Even in the still familiar confines of the Rems valley, where Weinstadt is located, it was clear that Germany was a different place. It was no longer old Europe. No more piles of manure outside houses in the villages, no more horse drawn vehicles and far fewer people speaking the incomprehensible Swabian dialect. Immensely wealthy, the country is no longer a bargain, and where we once got four marks for our dollar, now we got only three-quarters of a Euro. We now looked no different from Germans, and our pop culture edge had completely disappeared. And apparently everyone in Germany now speaks English. It does get a little annoying being around crowds of people who speak at least two languages.
That fifty years is a long time, however, was nowhere more obvious than in Berlin, where about half of us spent a second week. In November of 1964 we took a field trip to Berlin, then the front lines of the cold war. The Wall had gone up only three years earlier, and West Berlin was a neon island in the socialist sea of the German Democratic Republic. For us the center of town was the Kurfürstendamm in Charlottenburg, and Checkpoint Charlie and access to the western marches of the Soviet empire was way off to the east. The Ku’damm was alive, filled with shops and clubs and open 24 hours. By contrast East Berlin was a tomb, seemingly closed at night; there was still some rubble from the war two decades earlier. Berlin was almost literally a city in film, the West in vivid technicolor, the East in black and white.
A quarter century later the Wall, the DDR and the Soviet Union itself were gone, and Berlin then had another twenty-five years to rebuild itself before we visited again. It might have been a completely different city. With the fall of the Wall the city center moved east to where it was before the war, and our hotel was near the Alexanderplatz, now one of the major candidates for the “center of town.” The Ku’damm is now a relatively quiet neighborhood way off in the west, and all the action is in what was once the mean streets of East Berlin. Our major landmark and point of orientation, the Wall, is gone, along with the checkpoints and expanses of no-man’s land. The only obvious traces of the former capital of the DDR are the prefabricated apartment blocks and the streets named after German socialists.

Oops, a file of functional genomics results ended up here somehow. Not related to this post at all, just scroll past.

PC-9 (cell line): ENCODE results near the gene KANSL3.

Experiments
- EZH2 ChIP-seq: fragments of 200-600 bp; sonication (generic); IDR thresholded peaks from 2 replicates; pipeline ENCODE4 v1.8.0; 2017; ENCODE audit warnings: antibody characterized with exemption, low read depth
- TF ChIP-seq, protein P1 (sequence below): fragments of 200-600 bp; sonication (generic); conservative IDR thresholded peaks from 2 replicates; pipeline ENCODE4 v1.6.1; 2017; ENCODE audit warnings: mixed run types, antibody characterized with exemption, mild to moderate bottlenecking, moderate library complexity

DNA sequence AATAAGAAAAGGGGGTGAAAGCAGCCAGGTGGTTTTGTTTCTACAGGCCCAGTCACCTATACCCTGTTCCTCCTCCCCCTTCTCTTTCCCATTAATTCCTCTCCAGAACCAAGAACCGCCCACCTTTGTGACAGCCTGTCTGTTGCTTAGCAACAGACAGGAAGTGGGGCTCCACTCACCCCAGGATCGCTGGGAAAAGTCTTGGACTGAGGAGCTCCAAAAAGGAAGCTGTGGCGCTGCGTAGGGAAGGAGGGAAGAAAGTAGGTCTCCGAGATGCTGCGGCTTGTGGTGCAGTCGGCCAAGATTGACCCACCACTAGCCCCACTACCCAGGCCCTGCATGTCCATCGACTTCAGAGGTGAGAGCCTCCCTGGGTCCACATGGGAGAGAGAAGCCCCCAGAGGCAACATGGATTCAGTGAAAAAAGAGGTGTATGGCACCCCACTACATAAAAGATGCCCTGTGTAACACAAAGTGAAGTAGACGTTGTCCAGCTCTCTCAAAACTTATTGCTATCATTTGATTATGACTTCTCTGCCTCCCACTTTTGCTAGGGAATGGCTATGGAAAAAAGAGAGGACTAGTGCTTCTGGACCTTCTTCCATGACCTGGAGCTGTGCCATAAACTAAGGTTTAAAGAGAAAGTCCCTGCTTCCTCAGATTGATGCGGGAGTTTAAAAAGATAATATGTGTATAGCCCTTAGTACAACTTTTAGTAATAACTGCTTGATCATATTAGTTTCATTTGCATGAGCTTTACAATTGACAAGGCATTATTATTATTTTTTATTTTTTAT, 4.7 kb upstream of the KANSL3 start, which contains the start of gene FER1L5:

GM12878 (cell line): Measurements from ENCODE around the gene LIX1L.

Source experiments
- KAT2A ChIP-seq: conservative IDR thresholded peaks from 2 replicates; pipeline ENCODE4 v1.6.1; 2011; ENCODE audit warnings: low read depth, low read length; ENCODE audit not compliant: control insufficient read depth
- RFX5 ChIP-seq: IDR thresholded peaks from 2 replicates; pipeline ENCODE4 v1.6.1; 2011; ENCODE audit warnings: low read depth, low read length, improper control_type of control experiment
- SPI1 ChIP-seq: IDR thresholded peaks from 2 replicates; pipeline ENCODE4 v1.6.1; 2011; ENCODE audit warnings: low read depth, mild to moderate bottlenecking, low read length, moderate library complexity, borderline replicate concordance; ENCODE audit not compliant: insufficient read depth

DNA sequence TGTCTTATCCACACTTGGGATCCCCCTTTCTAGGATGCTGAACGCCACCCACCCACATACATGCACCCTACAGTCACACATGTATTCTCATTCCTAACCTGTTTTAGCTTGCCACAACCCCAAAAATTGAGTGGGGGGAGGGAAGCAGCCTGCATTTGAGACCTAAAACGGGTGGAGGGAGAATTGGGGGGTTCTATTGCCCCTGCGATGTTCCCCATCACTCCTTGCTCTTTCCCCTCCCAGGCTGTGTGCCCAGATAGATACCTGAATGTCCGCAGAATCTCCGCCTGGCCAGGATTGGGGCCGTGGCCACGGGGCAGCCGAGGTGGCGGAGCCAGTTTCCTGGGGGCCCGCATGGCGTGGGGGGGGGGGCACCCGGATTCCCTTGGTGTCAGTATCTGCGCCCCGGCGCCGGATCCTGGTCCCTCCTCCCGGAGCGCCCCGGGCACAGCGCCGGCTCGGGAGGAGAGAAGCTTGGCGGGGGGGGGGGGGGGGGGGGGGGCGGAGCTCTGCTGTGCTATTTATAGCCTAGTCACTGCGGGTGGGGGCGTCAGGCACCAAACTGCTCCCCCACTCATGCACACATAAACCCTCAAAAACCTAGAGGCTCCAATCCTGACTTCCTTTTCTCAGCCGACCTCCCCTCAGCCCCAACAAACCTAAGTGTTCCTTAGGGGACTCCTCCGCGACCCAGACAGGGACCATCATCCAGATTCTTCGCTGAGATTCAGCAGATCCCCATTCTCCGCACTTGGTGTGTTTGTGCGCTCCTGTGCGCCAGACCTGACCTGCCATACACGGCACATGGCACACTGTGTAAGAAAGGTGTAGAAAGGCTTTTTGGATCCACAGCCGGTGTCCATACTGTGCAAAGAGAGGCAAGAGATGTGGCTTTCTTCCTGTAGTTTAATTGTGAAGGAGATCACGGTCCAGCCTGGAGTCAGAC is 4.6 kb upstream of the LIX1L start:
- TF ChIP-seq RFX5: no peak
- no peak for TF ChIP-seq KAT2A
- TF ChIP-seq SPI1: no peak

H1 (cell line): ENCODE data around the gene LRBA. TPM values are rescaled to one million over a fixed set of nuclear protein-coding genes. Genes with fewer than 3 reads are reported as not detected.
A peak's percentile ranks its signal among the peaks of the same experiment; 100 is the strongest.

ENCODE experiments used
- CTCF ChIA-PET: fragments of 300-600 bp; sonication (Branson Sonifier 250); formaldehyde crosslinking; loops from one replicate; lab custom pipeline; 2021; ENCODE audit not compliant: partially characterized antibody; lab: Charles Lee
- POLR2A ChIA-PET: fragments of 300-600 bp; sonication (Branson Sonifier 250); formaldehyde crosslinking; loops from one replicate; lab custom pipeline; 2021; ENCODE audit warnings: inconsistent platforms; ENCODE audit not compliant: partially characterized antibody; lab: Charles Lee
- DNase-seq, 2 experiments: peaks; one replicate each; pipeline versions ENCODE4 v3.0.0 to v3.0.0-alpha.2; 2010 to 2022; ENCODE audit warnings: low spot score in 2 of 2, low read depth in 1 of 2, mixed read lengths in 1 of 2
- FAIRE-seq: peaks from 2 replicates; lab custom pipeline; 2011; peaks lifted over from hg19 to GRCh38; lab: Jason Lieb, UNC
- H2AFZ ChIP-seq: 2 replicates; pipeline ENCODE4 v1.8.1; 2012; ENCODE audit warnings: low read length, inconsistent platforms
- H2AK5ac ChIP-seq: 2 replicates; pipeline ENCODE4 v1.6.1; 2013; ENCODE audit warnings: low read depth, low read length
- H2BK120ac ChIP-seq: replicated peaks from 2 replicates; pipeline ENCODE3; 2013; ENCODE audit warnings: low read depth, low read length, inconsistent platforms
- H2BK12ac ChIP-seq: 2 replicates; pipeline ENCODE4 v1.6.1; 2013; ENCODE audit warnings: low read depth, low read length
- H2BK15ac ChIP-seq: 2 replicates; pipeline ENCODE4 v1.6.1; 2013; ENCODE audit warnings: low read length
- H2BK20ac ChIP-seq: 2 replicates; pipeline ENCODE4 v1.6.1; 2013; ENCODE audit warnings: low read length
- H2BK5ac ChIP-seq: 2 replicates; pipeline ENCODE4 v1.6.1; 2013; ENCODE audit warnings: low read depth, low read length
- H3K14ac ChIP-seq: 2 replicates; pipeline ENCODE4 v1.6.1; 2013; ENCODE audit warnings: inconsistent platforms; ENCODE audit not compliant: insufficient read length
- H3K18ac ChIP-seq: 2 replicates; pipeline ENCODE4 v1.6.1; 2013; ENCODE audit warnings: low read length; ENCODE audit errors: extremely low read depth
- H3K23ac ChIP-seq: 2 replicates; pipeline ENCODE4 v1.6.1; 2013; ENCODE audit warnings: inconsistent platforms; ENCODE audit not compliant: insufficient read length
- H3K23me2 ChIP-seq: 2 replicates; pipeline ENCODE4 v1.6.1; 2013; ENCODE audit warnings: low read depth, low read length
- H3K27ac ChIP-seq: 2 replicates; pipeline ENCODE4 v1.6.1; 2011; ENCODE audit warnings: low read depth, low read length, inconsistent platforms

This Berlin, the once and future capital of Germany, is fun and extremely engaging, especially for an historian, but it can hardly match the Berlin of five decades ago. The Berlin of 1964 was a large scale piece of cold war performance art, history encapsulated in single city. In old West Berlin, the showcase of the free market world, there was a vibrancy, an intensity, an edge that certainly no longer exists – that can no longer exist. And it was the Berlin of an eighteen year old student, which brought its own intensity and edge, and that too can never again be regained.
For me Berlin was emblematic, a vivid reminder of lost youth. And it was a full circle of sorts. I remember the young and undecided student standing in awe before the altar in the Pergamon Museum, and now the retired classical historian has done the same, with far more cynicism but with the same awe.